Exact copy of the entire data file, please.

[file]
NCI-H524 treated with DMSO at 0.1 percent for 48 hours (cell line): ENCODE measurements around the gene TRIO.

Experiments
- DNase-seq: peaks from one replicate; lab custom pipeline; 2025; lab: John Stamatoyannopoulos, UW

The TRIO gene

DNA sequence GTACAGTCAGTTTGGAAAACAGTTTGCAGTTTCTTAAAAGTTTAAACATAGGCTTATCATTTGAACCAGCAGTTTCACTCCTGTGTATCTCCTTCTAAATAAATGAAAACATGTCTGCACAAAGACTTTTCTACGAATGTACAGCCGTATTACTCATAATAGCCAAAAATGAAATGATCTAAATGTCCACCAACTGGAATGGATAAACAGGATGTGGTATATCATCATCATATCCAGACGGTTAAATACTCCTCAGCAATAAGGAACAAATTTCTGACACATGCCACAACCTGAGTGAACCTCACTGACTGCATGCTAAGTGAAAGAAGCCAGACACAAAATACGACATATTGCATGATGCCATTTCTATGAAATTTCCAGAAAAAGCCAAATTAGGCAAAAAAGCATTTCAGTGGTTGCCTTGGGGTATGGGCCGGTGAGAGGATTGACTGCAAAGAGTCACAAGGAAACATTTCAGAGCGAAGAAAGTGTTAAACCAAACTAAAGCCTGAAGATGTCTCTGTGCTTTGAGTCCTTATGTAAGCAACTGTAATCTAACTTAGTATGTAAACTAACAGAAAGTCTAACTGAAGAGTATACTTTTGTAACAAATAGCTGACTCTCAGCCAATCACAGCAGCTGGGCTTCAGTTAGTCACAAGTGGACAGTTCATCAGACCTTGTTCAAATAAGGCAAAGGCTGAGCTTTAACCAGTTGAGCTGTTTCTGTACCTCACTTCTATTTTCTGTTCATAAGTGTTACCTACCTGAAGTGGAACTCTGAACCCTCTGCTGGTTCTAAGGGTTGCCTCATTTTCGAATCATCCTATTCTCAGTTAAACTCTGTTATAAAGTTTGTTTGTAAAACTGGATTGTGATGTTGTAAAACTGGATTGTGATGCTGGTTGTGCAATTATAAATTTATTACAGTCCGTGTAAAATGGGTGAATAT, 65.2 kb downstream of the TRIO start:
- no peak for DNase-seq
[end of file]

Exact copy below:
NCI-H524 treated with DMSO at 0.1 percent for 48 hours (cell line): ENCODE measurements around the gene TRIO.

Experiments
- DNase-seq: peaks from one replicate; lab custom pipeline; 2025; lab: John Stamatoyannopoulos, UW

The TRIO gene

DNA sequence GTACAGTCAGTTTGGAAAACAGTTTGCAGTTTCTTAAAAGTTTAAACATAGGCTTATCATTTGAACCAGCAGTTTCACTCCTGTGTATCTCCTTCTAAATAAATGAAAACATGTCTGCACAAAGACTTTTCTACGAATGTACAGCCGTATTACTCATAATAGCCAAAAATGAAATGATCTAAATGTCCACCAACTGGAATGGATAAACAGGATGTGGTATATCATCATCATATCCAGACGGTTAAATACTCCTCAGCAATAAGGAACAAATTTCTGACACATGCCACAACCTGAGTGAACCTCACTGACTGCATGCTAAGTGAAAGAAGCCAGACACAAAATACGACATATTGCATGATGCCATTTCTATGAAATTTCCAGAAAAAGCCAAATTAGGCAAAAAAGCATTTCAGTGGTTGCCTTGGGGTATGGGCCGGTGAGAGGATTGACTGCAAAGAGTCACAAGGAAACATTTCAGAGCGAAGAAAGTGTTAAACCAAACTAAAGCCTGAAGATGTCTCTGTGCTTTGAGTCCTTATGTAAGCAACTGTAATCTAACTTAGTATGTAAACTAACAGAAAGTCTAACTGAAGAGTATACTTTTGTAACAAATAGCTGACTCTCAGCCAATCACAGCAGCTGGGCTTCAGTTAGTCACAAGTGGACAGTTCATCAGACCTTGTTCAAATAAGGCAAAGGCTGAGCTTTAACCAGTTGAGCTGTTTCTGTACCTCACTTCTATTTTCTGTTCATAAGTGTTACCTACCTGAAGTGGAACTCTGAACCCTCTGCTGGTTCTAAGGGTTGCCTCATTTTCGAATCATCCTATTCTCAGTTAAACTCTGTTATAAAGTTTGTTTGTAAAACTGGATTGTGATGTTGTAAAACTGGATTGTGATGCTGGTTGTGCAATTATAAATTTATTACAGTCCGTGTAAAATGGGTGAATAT, 65.2 kb downstream of the TRIO start:
- no peak for DNase-seq